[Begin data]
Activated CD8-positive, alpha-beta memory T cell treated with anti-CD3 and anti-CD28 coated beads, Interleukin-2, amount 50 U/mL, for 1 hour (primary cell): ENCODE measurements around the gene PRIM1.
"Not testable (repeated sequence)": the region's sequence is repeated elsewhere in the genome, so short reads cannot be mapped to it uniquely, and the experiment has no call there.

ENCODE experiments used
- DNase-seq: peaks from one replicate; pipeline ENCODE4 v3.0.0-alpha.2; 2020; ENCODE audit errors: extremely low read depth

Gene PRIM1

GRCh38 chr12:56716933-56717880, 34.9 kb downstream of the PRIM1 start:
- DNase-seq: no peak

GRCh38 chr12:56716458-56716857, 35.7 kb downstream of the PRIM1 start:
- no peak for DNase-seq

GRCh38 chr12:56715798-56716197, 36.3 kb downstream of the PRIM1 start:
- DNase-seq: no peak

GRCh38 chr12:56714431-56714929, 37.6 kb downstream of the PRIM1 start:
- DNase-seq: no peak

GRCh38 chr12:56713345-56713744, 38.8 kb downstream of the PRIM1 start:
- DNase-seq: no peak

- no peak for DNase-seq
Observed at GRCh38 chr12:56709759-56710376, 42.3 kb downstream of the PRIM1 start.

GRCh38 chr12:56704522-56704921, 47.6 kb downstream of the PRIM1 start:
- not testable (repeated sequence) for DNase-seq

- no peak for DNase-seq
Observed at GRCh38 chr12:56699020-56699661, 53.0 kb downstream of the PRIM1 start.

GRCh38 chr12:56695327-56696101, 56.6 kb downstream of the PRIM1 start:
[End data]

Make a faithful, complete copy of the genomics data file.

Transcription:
Activated CD8-positive, alpha-beta memory T cell treated with anti-CD3 and anti-CD28 coated beads, Interleukin-2, amount 50 U/mL, for 1 hour (primary cell): ENCODE measurements around the gene PRIM1.
"Not testable (repeated sequence)": the region's sequence is repeated elsewhere in the genome, so short reads cannot be mapped to it uniquely, and the experiment has no call there.

ENCODE experiments used
- DNase-seq: peaks from one replicate; pipeline ENCODE4 v3.0.0-alpha.2; 2020; ENCODE audit errors: extremely low read depth

Gene PRIM1

GRCh38 chr12:56716933-56717880, 34.9 kb downstream of the PRIM1 start:
- DNase-seq: no peak

GRCh38 chr12:56716458-56716857, 35.7 kb downstream of the PRIM1 start:
- no peak for DNase-seq

GRCh38 chr12:56715798-56716197, 36.3 kb downstream of the PRIM1 start:
- DNase-seq: no peak

GRCh38 chr12:56714431-56714929, 37.6 kb downstream of the PRIM1 start:
- DNase-seq: no peak

GRCh38 chr12:56713345-56713744, 38.8 kb downstream of the PRIM1 start:
- DNase-seq: no peak

- no peak for DNase-seq
Observed at GRCh38 chr12:56709759-56710376, 42.3 kb downstream of the PRIM1 start.

GRCh38 chr12:56704522-56704921, 47.6 kb downstream of the PRIM1 start:
- not testable (repeated sequence) for DNase-seq

- no peak for DNase-seq
Observed at GRCh38 chr12:56699020-56699661, 53.0 kb downstream of the PRIM1 start.

GRCh38 chr12:56695327-56696101, 56.6 kb downstream of the PRIM1 start: